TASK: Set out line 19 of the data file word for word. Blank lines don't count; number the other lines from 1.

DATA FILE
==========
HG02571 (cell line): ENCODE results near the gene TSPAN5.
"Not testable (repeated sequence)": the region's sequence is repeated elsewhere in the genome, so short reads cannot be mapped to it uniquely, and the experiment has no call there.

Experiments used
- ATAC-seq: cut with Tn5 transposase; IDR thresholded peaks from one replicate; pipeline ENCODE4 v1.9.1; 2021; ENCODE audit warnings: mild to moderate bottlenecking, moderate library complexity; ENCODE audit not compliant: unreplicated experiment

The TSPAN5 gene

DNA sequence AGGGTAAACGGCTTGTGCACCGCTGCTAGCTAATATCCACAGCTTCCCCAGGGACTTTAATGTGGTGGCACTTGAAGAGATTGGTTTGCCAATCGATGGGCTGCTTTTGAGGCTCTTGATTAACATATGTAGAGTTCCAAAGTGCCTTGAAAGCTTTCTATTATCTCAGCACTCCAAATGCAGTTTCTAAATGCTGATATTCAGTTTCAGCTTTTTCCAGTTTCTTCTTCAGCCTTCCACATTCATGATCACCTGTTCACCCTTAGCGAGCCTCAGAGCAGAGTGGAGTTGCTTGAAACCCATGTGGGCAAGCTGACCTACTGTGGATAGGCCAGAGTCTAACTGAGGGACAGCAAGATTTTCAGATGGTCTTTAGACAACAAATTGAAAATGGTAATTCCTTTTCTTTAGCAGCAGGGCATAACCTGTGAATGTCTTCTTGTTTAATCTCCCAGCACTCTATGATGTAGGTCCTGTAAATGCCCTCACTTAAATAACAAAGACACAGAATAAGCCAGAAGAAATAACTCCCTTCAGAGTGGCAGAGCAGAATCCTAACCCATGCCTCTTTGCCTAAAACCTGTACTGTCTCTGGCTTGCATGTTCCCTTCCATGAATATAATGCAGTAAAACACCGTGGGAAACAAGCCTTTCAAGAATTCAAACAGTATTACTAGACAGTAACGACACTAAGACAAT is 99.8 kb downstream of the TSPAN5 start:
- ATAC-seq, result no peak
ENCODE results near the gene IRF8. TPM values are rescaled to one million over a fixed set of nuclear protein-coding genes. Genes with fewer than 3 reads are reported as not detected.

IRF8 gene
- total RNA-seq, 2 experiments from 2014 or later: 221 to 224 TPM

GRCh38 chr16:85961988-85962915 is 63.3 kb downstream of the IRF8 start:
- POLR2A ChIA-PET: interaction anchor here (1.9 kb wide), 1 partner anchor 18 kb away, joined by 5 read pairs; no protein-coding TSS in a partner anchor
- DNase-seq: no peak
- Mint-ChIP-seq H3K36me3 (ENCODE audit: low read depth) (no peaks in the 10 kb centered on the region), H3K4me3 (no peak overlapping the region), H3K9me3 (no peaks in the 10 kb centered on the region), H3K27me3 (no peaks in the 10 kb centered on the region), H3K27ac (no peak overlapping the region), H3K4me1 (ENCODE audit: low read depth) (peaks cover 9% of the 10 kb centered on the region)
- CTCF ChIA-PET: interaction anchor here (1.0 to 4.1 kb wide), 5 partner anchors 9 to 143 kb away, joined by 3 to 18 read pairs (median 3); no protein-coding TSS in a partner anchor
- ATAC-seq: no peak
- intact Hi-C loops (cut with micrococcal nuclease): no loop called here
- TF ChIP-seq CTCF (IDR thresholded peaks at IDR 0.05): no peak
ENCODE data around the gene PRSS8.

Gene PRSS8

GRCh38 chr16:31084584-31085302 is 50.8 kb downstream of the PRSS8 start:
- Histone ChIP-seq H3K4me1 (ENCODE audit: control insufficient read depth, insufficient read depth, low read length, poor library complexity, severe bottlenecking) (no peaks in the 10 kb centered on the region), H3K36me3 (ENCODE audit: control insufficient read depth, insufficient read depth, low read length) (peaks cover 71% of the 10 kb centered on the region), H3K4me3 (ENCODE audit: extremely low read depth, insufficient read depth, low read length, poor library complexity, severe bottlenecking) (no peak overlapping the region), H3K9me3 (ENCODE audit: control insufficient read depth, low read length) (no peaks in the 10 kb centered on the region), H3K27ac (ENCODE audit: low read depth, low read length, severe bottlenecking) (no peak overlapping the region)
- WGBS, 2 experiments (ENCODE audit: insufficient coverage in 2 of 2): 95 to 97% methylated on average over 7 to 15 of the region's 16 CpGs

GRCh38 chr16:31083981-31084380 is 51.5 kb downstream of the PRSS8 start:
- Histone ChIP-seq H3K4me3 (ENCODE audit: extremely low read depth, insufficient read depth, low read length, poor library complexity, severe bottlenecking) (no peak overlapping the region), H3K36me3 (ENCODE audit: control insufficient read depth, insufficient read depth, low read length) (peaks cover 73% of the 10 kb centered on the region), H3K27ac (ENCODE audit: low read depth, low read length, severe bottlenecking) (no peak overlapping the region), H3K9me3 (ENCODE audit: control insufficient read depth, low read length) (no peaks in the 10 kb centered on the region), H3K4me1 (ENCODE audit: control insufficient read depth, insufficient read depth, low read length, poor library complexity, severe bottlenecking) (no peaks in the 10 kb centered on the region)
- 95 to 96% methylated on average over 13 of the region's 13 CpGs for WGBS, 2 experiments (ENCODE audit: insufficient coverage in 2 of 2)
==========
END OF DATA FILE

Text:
ENCODE data around the gene PRSS8.